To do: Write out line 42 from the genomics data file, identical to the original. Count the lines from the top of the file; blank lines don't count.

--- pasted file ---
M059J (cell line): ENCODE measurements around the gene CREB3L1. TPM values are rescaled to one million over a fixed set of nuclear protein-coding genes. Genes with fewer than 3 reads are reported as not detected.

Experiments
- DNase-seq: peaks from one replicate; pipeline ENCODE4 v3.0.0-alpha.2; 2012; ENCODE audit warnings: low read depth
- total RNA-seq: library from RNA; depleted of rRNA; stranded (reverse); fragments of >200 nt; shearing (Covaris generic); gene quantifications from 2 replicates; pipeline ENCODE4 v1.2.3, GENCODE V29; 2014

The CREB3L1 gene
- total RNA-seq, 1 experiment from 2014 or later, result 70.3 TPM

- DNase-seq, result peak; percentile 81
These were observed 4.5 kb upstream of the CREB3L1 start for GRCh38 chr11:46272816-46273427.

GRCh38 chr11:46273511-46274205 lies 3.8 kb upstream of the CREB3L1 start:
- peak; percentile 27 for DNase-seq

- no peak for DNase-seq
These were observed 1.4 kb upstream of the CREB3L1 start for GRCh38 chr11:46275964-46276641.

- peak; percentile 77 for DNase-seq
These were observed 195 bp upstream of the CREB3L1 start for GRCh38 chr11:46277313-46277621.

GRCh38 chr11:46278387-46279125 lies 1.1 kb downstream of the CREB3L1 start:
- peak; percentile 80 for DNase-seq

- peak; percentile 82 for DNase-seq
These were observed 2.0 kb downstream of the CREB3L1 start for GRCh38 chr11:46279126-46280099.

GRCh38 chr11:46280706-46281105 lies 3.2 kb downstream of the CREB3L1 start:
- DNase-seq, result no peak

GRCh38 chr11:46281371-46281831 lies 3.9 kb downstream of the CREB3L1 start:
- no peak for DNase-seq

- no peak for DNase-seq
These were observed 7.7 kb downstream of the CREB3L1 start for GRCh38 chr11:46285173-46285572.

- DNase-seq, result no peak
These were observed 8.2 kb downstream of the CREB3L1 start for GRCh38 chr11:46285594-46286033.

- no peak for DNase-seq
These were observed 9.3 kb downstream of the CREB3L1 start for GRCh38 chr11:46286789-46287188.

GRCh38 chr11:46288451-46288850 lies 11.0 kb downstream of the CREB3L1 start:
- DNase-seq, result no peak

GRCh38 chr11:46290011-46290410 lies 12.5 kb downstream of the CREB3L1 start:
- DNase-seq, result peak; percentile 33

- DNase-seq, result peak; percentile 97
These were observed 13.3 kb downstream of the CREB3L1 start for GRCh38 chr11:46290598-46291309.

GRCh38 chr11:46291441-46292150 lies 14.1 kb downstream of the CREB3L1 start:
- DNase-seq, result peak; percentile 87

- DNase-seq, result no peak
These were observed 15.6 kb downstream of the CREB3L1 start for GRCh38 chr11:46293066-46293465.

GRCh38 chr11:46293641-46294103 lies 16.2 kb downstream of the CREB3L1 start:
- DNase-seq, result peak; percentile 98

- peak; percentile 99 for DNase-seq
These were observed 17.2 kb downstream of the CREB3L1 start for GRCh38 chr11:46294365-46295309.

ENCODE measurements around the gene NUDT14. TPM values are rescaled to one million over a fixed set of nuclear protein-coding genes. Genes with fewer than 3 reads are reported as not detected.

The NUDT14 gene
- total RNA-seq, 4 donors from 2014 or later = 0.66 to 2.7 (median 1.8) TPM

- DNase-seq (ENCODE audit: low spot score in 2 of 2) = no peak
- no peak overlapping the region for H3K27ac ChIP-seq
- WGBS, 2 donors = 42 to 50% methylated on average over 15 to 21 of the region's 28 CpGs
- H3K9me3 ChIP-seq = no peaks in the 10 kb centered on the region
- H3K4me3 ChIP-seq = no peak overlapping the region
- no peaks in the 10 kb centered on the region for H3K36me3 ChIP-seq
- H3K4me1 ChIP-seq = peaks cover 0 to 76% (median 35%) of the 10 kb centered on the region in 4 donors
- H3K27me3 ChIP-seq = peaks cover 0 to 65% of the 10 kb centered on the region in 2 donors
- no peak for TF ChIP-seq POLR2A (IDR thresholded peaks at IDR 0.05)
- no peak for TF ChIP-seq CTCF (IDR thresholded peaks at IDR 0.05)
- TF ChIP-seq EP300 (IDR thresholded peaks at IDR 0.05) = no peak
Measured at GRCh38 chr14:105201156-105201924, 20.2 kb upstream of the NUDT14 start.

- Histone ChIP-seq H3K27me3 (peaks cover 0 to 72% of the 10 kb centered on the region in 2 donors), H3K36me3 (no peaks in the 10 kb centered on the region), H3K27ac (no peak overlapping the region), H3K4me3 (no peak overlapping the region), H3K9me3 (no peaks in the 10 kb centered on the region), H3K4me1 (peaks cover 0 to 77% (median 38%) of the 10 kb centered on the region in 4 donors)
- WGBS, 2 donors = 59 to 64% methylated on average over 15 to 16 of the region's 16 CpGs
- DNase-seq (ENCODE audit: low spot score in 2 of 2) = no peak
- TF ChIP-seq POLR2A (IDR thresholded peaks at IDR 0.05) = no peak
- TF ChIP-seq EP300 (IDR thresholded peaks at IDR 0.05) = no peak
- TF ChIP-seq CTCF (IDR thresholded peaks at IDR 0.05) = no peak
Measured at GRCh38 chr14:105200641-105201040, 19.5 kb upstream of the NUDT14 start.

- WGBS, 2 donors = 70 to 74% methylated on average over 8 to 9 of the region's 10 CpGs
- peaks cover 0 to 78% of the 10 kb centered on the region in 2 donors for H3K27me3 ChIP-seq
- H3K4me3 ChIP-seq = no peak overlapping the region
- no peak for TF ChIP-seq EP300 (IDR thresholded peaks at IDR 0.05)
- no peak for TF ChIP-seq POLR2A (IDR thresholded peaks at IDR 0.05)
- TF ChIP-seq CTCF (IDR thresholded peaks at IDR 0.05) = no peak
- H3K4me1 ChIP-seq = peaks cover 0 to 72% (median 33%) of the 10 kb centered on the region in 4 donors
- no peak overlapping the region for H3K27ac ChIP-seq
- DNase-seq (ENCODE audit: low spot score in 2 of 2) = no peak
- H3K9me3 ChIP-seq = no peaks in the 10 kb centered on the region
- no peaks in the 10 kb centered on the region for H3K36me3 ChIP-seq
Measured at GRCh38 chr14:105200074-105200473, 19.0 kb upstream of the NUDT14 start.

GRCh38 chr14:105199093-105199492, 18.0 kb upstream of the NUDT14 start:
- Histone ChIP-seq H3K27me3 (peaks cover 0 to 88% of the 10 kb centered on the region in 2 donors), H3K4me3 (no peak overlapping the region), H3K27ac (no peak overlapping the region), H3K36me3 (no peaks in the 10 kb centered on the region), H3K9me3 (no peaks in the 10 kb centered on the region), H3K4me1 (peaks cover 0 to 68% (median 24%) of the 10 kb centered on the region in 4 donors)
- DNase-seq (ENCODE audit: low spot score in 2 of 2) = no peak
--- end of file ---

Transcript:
These were observed 17.2 kb downstream of the CREB3L1 start for GRCh38 chr11:46294365-46295309.